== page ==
Diana Hess has been dean of UW–Madison’s School of Education since Aug. 1, 2015. She is only the ninth dean of the School of Education since its founding in 1930.
Under Hess’ leadership, the School has experienced notable growth, including the development of two new undergraduate majors and several popular certificate programs that span the arts, education, and health. The School has also established new initiatives focused on strengthening and expanding its efforts around teacher education, diversity and inclusion, global engagement, professional learning, and community partnerships. Investment in new research centers and a new Grand Challenges program to jumpstart innovative and interdisciplinary research across the School has advanced our research mission. Hess has also spearheaded efforts to increase graduate student support.
At UW–Madison, Hess is the principal investigator of The Discussion Project, a professional development program that aims to strengthen campuswide capacity to create welcoming, engaging, and academically rigorous classroom environments in which students experience productive classroom discussions on important issues and topics. In 2019, the Mellon Foundation awarded The Discussion Project a $1 million grant to increase the number of cohorts at UW–Madison, expand to other schools, and undergo an in-depth study.
Hess first arrived on campus in 1999, joining the School’s highly ranked Department of Curriculum and Instruction as an assistant professor. She became an associate professor in 2005 and a full professor in 2009. In 2011 she took a leave from the university to serve as senior vice president of the Spencer Foundation in Chicago. The organization funds research to improve education policy and practice. Hess today also holds the Karen A. Falk Distinguished Chair of Education. She was elected to the National Academy of Education in 2019.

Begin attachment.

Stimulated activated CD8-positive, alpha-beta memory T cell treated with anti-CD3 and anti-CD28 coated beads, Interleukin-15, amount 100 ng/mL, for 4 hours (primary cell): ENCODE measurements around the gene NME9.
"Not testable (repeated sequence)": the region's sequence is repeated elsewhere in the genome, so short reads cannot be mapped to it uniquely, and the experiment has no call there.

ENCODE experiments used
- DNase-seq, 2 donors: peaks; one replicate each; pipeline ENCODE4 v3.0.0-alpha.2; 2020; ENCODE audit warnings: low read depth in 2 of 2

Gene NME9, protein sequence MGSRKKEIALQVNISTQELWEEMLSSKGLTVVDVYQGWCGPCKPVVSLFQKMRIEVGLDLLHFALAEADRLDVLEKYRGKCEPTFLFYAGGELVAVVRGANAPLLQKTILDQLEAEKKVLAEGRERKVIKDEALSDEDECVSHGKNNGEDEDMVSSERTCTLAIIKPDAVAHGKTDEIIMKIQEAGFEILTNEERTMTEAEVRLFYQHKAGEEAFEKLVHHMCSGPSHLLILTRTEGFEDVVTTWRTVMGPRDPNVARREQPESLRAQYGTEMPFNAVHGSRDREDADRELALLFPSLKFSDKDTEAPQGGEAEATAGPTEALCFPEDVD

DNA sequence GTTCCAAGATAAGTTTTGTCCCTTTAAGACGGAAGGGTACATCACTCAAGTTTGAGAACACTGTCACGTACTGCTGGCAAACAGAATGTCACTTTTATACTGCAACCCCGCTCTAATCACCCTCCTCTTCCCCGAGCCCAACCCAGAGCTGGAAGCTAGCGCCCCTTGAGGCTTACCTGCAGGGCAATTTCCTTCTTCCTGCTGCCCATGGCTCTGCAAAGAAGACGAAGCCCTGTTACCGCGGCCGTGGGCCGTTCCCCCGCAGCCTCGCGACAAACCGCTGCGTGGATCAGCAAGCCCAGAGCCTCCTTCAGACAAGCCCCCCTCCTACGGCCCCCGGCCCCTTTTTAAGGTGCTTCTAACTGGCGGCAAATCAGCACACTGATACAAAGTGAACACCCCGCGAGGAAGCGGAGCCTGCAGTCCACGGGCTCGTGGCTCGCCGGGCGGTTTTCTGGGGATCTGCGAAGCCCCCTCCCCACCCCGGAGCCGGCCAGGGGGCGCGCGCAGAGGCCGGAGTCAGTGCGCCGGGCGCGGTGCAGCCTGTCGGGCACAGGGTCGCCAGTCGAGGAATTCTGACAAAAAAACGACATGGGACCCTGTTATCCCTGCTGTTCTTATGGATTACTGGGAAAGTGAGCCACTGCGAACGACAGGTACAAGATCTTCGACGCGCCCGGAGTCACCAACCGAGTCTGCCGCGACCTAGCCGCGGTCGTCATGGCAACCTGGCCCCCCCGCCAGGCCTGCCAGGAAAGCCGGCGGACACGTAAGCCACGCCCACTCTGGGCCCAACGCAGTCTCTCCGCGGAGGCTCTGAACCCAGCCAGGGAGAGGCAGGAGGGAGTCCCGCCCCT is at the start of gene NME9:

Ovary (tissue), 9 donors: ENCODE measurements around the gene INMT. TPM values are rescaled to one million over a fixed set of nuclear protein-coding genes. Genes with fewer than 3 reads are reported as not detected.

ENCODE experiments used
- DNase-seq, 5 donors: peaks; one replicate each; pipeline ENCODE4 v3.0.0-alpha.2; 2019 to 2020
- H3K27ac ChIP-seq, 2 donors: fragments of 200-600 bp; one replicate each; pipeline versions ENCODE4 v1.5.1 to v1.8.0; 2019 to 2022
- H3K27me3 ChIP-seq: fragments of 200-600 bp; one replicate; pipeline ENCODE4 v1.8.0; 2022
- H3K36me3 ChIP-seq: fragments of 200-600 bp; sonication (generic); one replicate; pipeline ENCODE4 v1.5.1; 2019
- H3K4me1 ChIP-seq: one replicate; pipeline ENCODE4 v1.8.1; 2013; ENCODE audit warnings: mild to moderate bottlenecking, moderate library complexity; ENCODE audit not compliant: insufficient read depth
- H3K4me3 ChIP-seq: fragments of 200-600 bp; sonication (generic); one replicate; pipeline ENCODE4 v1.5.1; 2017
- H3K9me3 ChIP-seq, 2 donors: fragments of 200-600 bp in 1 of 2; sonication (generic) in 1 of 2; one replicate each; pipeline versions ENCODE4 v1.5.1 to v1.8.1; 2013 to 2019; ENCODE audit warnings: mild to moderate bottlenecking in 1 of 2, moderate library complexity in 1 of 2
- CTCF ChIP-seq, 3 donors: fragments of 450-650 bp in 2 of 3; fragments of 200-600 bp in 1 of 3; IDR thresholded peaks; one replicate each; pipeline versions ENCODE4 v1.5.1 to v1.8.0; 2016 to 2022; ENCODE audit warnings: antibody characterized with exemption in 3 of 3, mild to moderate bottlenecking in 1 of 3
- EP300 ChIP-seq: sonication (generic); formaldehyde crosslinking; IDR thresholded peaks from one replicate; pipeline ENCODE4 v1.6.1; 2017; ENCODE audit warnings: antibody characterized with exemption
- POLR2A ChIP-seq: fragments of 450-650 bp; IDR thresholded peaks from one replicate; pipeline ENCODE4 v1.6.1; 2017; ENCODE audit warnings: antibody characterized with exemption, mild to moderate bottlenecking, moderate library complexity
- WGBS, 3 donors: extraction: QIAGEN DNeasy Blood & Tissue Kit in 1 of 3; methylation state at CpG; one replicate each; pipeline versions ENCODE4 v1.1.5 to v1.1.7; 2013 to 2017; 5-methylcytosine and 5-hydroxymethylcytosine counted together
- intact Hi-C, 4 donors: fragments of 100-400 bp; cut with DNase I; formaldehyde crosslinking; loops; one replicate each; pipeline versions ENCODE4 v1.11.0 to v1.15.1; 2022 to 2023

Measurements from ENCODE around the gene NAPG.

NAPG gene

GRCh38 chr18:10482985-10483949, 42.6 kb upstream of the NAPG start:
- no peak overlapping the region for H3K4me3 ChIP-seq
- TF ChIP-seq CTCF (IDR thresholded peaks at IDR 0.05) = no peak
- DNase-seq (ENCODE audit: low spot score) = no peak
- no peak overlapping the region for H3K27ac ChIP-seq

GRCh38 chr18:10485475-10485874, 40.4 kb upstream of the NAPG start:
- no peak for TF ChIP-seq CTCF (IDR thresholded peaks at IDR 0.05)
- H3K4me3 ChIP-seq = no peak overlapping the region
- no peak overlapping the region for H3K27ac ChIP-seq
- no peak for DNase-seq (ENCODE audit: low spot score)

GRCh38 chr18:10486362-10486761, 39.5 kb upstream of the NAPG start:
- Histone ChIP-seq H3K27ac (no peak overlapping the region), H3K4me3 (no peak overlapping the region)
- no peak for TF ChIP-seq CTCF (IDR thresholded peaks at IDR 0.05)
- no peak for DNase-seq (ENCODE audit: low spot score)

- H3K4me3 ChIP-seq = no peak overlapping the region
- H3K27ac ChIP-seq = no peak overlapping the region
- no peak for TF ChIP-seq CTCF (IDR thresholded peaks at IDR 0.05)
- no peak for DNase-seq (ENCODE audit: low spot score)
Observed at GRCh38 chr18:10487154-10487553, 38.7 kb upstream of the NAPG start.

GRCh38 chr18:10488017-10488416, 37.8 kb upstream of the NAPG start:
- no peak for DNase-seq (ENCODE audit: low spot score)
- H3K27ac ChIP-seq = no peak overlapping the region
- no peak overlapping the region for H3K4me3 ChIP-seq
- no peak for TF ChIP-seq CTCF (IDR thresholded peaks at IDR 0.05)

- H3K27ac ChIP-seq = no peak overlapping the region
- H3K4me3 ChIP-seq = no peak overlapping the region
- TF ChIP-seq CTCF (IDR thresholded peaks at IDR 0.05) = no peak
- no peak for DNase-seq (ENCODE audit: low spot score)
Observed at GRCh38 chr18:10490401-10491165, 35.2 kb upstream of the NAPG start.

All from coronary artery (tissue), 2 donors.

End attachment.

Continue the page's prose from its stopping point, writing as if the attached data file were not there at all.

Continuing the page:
Since 1997, Hess has been researching how teachers engage their students in discussions of highly controversial political and constitutional issues, and what impact this approach to civic education has on what young people learn. Her first book on this topic, “Controversy in the Classroom: The Democratic Power of Discussion,” won the National Council for the Social Studies’ Exemplary Research Award in 2009. Her most recent book, “The Political Classroom: Evidence and Ethics in Democratic Education,” co-authored with Paula McAvoy, won the American Educational Research Association’s Outstanding Book Award in 2016 and the prestigious Grawemeyer Award in 2017. Also in 2017, Hess was recognized by the National Council for the Social Studies with the Grambs Distinguished Career Award for Research.
Hess is deeply committed to working with teachers to improve the quality of democratic education in schools. In September 2018, for example, Hess and the School of Education hosted a day-long event leading up to the November midterm elections titled, “Teaching About the 2018 Elections: Preparing Students for Political Engagement.”
Hess began her education career as a high school social studies teacher in Downers Grove, Illinois, in 1979. During her time there, she became president of the Downers Grove teachers’ union. She then went on to work as the associate director of the Constitutional Rights Foundation Chicago from 1987 to 1995.
Hess earned her PhD in 1998 from the Department of Curriculum and Instruction at the University of Washington–Seattle with extensive coursework in educational policy and law. In 2018, she received the University of Washington College of Education’s 2018 Distinguished Alumnus Award. Hess holds a master’s degree from the University of Illinois at Urbana-Champaign and a bachelor’s degree from Western Illinois University.